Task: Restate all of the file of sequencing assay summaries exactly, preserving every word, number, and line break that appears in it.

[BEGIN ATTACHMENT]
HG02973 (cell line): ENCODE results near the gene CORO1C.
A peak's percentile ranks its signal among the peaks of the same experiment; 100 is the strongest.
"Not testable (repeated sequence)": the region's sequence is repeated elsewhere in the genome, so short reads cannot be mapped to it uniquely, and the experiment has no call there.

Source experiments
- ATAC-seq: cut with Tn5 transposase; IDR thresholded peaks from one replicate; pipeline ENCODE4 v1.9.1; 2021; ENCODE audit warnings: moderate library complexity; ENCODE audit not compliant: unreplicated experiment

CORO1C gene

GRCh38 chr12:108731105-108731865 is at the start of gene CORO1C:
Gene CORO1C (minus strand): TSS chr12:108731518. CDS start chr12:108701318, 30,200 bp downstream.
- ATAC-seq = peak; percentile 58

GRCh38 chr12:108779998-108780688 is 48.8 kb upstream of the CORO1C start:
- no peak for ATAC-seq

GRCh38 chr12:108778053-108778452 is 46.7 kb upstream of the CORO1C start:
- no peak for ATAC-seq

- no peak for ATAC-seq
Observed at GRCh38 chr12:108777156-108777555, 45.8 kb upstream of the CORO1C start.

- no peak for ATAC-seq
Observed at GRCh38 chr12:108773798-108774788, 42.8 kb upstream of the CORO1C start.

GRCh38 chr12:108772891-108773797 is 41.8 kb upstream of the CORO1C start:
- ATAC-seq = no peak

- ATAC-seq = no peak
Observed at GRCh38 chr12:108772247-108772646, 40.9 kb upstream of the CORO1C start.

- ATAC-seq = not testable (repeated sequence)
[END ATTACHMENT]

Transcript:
HG02973 (cell line): ENCODE results near the gene CORO1C.
A peak's percentile ranks its signal among the peaks of the same experiment; 100 is the strongest.
"Not testable (repeated sequence)": the region's sequence is repeated elsewhere in the genome, so short reads cannot be mapped to it uniquely, and the experiment has no call there.

Source experiments
- ATAC-seq: cut with Tn5 transposase; IDR thresholded peaks from one replicate; pipeline ENCODE4 v1.9.1; 2021; ENCODE audit warnings: moderate library complexity; ENCODE audit not compliant: unreplicated experiment

CORO1C gene

GRCh38 chr12:108731105-108731865 is at the start of gene CORO1C:
Gene CORO1C (minus strand): TSS chr12:108731518. CDS start chr12:108701318, 30,200 bp downstream.
- ATAC-seq = peak; percentile 58

GRCh38 chr12:108779998-108780688 is 48.8 kb upstream of the CORO1C start:
- no peak for ATAC-seq

GRCh38 chr12:108778053-108778452 is 46.7 kb upstream of the CORO1C start:
- no peak for ATAC-seq

- no peak for ATAC-seq
Observed at GRCh38 chr12:108777156-108777555, 45.8 kb upstream of the CORO1C start.

- no peak for ATAC-seq
Observed at GRCh38 chr12:108773798-108774788, 42.8 kb upstream of the CORO1C start.

GRCh38 chr12:108772891-108773797 is 41.8 kb upstream of the CORO1C start:
- ATAC-seq = no peak

- ATAC-seq = no peak
Observed at GRCh38 chr12:108772247-108772646, 40.9 kb upstream of the CORO1C start.

- ATAC-seq = not testable (repeated sequence)